Tuesday, December 27, 2016

For a Friend



Tom, the Catholic priest who is pleading for his life in this video, was captured by Islamic terrorists in March. I still remember the hug I received from him a little more than a year before the tragedy befell him.

We had met during an alumni gathering in Kochi. When the meeting was over and I was on my way home along with my wife, the latter made two remarks about Tom. "He looks like a saint," said my wife. I replied that he was different from most people. The saintliness that his face reflected was genuine.

 My wife's second remark was that the hug he gave me was genuine too. The hug was not a mere formality. "We were good friends," I said.

 Tom and I studied together for six years. In the first half of that period we were close to each other. Eventually his saintliness and my vanity couldn't go together. But we still remained good friends. At a distance. We respected each other. We loved each other too in spite of the individual differences. That ability to love and respect the other in spite of differences made Tom a great person.

 He became a Catholic priest while I was teaching in a school in Shillong. Later his missionary zeal took him to Yemen. His capture there by the terrorists shook me not a little. I may not agree with his philosophy of life and his missionary activities. But he has every right to follow his heart and serve the poor people in Yemen or wherever he likes. As a friend, I would like to see him return to normal and healthy life.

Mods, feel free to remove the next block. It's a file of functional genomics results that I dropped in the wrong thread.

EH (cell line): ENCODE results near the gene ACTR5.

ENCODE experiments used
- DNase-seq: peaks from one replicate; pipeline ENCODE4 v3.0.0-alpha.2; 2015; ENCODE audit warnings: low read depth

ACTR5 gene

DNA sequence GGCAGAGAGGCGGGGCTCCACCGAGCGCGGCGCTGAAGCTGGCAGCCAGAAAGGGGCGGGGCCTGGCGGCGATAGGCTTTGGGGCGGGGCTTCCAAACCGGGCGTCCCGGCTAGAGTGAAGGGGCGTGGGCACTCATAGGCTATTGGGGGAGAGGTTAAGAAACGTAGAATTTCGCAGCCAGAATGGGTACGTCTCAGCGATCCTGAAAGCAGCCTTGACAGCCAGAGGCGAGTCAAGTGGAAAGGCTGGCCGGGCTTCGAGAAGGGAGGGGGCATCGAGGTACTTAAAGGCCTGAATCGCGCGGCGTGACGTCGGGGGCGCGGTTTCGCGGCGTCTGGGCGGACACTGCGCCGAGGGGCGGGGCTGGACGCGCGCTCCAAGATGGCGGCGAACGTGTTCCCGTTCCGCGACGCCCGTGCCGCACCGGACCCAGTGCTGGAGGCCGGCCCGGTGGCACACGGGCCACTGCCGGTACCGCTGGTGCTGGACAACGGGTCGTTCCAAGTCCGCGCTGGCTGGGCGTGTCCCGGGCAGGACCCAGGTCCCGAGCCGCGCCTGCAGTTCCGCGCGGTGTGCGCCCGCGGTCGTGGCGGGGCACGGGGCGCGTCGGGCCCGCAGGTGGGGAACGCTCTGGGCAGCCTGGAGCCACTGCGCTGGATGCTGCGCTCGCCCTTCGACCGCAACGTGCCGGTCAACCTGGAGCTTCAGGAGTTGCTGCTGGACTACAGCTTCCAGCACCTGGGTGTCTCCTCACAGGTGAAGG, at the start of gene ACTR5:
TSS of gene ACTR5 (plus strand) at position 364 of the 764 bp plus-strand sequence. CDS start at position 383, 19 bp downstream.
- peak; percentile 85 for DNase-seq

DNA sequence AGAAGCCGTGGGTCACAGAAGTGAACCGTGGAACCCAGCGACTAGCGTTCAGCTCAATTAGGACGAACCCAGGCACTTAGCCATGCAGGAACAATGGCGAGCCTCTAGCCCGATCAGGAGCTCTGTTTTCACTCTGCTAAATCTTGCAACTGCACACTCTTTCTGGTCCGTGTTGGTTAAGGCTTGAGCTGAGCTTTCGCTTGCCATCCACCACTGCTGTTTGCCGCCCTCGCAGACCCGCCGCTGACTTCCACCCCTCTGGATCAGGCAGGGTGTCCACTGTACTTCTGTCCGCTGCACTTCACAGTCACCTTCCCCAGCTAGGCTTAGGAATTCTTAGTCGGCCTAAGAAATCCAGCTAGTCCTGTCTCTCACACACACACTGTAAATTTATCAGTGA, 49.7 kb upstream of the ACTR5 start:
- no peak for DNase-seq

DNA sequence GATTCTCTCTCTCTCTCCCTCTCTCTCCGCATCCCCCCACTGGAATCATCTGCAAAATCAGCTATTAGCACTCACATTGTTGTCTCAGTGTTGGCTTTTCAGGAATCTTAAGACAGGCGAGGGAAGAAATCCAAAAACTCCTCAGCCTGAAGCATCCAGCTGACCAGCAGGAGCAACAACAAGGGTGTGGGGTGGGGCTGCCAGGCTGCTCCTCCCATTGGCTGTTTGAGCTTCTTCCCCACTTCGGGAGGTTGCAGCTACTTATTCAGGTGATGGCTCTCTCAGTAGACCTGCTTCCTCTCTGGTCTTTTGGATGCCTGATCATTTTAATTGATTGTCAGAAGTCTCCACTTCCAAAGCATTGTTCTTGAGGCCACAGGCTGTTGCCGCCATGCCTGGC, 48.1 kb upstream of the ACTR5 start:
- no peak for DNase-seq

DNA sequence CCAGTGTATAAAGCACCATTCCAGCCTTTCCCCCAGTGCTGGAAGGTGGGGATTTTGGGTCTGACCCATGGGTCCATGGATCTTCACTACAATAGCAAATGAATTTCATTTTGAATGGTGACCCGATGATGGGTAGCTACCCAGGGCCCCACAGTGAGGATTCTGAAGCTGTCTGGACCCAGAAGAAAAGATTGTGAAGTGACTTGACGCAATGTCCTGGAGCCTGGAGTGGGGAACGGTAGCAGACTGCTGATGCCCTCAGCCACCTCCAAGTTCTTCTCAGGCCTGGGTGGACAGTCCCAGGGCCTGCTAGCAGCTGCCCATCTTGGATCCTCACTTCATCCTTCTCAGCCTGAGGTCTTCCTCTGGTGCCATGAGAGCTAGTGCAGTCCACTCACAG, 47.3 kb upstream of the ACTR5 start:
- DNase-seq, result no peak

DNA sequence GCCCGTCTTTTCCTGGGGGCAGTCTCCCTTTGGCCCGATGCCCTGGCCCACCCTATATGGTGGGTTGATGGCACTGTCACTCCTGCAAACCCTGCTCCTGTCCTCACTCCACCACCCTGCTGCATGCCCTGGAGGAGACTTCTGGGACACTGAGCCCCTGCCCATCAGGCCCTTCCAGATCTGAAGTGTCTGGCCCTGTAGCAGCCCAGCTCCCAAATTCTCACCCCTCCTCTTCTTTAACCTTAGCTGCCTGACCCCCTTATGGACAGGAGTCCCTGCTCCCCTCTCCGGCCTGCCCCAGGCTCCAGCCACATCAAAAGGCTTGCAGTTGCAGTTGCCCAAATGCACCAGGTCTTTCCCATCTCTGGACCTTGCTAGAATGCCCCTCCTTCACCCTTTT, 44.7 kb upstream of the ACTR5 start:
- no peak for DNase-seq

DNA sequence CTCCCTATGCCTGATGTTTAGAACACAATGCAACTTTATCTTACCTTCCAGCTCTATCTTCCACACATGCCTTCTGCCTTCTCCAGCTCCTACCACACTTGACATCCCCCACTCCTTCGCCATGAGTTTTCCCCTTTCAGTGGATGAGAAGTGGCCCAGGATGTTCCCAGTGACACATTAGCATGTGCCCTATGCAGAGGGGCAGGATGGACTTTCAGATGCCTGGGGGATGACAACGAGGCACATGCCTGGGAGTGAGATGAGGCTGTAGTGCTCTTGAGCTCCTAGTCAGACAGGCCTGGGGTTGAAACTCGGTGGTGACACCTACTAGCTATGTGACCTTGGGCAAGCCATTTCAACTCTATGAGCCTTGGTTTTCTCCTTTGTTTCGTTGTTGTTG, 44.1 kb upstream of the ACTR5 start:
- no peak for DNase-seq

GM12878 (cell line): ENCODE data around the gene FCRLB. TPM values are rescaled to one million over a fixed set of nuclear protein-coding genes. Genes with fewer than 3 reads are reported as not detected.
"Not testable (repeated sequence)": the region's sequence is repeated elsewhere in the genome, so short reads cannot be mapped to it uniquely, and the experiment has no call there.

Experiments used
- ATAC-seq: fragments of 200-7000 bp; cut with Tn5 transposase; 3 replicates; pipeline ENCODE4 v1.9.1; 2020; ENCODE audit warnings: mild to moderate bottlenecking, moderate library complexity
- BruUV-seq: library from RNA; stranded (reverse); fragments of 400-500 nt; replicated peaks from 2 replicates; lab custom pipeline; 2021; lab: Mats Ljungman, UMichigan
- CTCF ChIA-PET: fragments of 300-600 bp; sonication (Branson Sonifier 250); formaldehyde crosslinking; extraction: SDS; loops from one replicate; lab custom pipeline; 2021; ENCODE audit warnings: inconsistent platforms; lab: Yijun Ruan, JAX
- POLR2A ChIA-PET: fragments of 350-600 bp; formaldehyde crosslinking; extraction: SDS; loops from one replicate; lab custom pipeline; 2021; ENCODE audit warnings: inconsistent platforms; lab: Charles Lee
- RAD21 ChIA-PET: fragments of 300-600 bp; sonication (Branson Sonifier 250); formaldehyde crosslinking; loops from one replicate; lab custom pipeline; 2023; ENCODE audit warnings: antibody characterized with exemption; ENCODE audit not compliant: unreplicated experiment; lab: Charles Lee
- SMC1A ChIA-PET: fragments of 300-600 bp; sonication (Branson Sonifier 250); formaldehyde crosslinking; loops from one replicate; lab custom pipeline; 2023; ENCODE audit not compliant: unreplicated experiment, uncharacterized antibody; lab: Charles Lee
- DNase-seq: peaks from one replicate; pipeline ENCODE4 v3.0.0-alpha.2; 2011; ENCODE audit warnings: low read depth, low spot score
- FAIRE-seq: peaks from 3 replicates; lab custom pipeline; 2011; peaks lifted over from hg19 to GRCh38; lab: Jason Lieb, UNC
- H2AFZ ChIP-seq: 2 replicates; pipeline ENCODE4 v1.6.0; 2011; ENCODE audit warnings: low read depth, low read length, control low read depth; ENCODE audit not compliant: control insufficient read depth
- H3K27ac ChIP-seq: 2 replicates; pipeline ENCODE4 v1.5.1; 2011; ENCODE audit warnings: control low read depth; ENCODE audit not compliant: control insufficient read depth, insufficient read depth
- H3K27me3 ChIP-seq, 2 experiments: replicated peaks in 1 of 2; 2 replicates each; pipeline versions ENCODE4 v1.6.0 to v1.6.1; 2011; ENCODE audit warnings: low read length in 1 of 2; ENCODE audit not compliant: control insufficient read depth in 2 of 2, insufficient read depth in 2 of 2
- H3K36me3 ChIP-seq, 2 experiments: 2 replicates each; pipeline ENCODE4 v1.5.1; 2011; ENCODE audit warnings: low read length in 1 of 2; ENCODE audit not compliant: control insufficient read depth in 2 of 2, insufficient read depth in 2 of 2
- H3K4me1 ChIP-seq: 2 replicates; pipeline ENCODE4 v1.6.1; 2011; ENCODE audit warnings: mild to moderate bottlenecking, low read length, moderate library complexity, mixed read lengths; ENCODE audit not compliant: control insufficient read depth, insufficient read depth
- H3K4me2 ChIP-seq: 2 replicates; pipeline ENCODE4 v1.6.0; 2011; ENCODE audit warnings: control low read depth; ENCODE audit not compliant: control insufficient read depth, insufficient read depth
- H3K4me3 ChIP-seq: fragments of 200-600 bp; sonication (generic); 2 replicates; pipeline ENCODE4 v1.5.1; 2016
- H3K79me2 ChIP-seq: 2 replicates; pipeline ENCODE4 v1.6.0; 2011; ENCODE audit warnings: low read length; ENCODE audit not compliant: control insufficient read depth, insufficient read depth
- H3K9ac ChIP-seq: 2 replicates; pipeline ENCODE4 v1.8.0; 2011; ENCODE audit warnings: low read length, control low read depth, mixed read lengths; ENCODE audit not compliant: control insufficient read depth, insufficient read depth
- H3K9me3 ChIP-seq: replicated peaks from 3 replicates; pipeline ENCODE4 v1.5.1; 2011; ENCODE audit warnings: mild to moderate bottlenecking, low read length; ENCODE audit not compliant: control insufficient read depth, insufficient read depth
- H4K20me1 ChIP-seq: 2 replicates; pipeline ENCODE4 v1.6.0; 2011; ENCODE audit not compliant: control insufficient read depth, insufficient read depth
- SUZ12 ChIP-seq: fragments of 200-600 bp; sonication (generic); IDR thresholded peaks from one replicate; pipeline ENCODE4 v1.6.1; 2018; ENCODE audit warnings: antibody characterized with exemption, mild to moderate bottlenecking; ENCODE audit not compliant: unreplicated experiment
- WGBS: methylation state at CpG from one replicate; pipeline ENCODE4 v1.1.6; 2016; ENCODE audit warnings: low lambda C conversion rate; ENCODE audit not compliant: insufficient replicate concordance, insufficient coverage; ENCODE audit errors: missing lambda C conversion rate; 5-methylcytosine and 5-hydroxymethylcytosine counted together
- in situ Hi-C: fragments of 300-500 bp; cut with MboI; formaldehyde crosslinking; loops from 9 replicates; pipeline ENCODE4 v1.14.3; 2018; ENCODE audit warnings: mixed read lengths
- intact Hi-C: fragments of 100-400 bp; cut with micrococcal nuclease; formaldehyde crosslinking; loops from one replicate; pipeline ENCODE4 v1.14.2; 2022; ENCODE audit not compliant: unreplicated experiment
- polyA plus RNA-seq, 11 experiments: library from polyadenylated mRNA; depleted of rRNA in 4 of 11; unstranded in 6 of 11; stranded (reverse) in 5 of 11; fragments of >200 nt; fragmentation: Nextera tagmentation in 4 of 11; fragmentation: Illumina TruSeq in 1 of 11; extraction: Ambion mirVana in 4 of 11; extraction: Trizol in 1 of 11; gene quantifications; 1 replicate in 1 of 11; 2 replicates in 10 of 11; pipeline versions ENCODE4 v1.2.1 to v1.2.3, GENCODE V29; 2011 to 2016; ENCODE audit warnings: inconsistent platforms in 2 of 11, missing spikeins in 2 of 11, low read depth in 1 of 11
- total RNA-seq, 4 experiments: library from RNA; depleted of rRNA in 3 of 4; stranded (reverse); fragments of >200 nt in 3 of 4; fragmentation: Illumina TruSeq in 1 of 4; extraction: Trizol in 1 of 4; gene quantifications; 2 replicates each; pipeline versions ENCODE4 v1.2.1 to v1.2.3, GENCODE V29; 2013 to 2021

Tom - before his capture
The present government of India is not likely to take interest in the life of a Catholic priest. But I wonder why the Catholic Church, powerful as it is in its global reach, has not taken sufficient interest in the safety of one of its missionaries. The Catholic Church in Kerala, the state which Tom hails from, recently organised a massive movement against a Malayalam publication merely for publishing a work of art which allegedly hurt religious sentiments. I wonder why these religious sentiments get so easily hurt by a painting but remains untouched by real sufferings of real people. I wish religion was more humane. Including the religion of Tom's captors.

4 comments:

  1. "I wonder why these religious sentiments get so easily hurt by a painting but remains untouched by real sufferings of real people." A lot of food for thought & introspection in this post.

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    1. Religion looks very absurd to me most of the time.

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  2. The religion of Tom's captors are not going to be humane. But, yes why is our Govt. silent. And the powerful international catholic bodies.

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    Replies
    1. When it comes to religion, there seem to be no valid answers.

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